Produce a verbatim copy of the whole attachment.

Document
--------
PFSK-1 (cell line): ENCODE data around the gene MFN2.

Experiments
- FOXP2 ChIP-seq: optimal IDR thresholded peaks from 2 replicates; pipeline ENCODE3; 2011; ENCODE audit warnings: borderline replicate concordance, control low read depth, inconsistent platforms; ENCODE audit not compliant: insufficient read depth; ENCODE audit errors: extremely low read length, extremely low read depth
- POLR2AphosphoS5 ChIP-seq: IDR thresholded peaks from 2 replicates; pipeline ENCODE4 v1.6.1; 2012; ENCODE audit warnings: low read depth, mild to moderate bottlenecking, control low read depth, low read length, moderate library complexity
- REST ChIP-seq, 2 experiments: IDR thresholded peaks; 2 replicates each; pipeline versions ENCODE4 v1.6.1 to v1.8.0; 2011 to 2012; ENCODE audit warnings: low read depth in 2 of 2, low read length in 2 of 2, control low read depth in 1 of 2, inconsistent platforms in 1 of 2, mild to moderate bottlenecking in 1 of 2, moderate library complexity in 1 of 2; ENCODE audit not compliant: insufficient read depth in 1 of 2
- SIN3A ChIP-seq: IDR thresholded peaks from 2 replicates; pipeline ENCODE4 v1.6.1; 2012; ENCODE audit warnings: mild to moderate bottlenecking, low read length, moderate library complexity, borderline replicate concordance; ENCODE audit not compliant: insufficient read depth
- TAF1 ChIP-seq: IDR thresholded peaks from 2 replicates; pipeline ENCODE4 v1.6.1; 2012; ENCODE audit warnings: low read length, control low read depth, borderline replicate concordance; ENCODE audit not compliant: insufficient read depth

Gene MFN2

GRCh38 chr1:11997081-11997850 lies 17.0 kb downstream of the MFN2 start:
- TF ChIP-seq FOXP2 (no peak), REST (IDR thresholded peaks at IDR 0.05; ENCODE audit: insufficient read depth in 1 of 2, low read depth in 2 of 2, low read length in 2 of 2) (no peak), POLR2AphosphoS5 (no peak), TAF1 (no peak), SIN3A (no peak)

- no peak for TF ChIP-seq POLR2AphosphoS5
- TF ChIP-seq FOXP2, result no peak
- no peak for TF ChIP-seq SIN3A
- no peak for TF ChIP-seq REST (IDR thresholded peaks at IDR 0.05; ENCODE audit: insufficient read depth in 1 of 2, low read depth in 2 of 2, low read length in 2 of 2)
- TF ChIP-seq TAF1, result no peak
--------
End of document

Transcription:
PFSK-1 (cell line): ENCODE data around the gene MFN2.

Experiments
- FOXP2 ChIP-seq: optimal IDR thresholded peaks from 2 replicates; pipeline ENCODE3; 2011; ENCODE audit warnings: borderline replicate concordance, control low read depth, inconsistent platforms; ENCODE audit not compliant: insufficient read depth; ENCODE audit errors: extremely low read length, extremely low read depth
- POLR2AphosphoS5 ChIP-seq: IDR thresholded peaks from 2 replicates; pipeline ENCODE4 v1.6.1; 2012; ENCODE audit warnings: low read depth, mild to moderate bottlenecking, control low read depth, low read length, moderate library complexity
- REST ChIP-seq, 2 experiments: IDR thresholded peaks; 2 replicates each; pipeline versions ENCODE4 v1.6.1 to v1.8.0; 2011 to 2012; ENCODE audit warnings: low read depth in 2 of 2, low read length in 2 of 2, control low read depth in 1 of 2, inconsistent platforms in 1 of 2, mild to moderate bottlenecking in 1 of 2, moderate library complexity in 1 of 2; ENCODE audit not compliant: insufficient read depth in 1 of 2
- SIN3A ChIP-seq: IDR thresholded peaks from 2 replicates; pipeline ENCODE4 v1.6.1; 2012; ENCODE audit warnings: mild to moderate bottlenecking, low read length, moderate library complexity, borderline replicate concordance; ENCODE audit not compliant: insufficient read depth
- TAF1 ChIP-seq: IDR thresholded peaks from 2 replicates; pipeline ENCODE4 v1.6.1; 2012; ENCODE audit warnings: low read length, control low read depth, borderline replicate concordance; ENCODE audit not compliant: insufficient read depth

Gene MFN2

GRCh38 chr1:11997081-11997850 lies 17.0 kb downstream of the MFN2 start:
- TF ChIP-seq FOXP2 (no peak), REST (IDR thresholded peaks at IDR 0.05; ENCODE audit: insufficient read depth in 1 of 2, low read depth in 2 of 2, low read length in 2 of 2) (no peak), POLR2AphosphoS5 (no peak), TAF1 (no peak), SIN3A (no peak)

- no peak for TF ChIP-seq POLR2AphosphoS5
- TF ChIP-seq FOXP2, result no peak
- no peak for TF ChIP-seq SIN3A
- no peak for TF ChIP-seq REST (IDR thresholded peaks at IDR 0.05; ENCODE audit: insufficient read depth in 1 of 2, low read depth in 2 of 2, low read length in 2 of 2)
- TF ChIP-seq TAF1, result no peak